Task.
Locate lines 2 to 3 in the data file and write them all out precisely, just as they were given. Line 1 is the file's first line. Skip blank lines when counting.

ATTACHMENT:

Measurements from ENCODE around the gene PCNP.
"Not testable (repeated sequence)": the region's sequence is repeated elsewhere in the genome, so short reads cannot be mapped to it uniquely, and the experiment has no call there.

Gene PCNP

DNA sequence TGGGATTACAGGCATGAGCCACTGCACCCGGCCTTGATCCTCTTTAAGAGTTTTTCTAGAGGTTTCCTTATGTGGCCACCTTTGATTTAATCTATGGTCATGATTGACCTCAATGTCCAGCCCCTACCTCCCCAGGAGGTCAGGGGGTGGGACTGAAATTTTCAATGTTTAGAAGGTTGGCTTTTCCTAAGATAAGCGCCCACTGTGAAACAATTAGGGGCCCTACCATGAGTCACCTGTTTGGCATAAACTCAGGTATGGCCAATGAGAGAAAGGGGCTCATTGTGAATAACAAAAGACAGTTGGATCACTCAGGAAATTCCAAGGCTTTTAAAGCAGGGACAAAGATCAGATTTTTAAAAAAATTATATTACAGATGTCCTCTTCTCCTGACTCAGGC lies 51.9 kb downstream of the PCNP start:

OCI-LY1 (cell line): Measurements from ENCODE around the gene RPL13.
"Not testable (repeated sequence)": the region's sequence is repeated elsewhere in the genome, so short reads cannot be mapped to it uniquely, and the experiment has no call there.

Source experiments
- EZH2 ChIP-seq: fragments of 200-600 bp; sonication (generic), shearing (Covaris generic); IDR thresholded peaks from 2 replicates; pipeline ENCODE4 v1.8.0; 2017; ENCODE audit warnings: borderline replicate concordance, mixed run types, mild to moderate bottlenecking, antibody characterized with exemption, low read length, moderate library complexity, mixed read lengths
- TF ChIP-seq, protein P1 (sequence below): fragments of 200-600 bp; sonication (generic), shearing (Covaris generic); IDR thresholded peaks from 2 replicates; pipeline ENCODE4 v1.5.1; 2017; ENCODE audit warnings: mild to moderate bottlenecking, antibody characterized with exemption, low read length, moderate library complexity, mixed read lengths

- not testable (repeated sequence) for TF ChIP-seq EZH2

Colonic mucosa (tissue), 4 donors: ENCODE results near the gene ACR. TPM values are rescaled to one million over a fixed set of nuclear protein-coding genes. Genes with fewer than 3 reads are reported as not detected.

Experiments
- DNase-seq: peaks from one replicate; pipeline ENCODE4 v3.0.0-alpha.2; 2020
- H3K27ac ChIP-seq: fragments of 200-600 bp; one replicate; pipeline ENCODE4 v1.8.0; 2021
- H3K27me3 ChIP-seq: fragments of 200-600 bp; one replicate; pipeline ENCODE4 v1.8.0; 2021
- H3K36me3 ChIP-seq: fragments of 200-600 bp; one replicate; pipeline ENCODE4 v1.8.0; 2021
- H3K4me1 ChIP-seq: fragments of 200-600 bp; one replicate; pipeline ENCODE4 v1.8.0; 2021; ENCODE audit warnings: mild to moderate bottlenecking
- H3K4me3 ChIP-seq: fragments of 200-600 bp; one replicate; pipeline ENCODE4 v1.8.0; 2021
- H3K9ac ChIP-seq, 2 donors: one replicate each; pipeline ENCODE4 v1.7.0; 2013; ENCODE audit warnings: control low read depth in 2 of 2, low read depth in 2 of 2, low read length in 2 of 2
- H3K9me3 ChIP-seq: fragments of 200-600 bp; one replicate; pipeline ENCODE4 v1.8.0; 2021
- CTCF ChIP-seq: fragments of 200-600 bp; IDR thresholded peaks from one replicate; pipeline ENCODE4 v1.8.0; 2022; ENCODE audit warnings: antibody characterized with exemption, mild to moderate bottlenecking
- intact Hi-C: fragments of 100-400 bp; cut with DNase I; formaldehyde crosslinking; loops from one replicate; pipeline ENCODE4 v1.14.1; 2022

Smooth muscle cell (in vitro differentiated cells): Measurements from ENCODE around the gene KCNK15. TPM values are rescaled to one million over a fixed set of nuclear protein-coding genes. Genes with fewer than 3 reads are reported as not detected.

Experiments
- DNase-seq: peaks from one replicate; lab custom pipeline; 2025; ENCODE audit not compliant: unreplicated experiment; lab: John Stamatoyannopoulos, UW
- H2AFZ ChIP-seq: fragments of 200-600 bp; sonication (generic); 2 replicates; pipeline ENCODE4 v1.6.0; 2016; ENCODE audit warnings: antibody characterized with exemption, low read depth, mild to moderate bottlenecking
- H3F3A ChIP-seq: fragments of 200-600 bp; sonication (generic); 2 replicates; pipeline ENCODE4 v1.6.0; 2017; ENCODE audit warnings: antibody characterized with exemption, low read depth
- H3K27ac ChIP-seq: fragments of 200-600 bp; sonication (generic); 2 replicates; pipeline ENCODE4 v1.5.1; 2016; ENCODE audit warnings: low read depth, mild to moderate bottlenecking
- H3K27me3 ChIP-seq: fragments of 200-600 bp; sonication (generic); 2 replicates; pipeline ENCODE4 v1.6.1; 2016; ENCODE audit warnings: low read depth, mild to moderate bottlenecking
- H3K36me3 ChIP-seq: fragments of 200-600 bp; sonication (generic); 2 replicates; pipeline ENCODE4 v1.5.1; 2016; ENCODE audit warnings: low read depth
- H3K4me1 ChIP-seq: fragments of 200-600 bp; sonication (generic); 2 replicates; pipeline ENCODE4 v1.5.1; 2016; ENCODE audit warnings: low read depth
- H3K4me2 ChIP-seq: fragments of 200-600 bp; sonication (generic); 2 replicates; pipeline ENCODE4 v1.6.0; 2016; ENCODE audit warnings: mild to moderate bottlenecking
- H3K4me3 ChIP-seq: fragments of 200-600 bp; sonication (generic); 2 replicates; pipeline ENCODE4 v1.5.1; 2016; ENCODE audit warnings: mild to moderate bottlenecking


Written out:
"Not testable (repeated sequence)": the region's sequence is repeated elsewhere in the genome, so short reads cannot be mapped to it uniquely, and the experiment has no call there.

Gene PCNP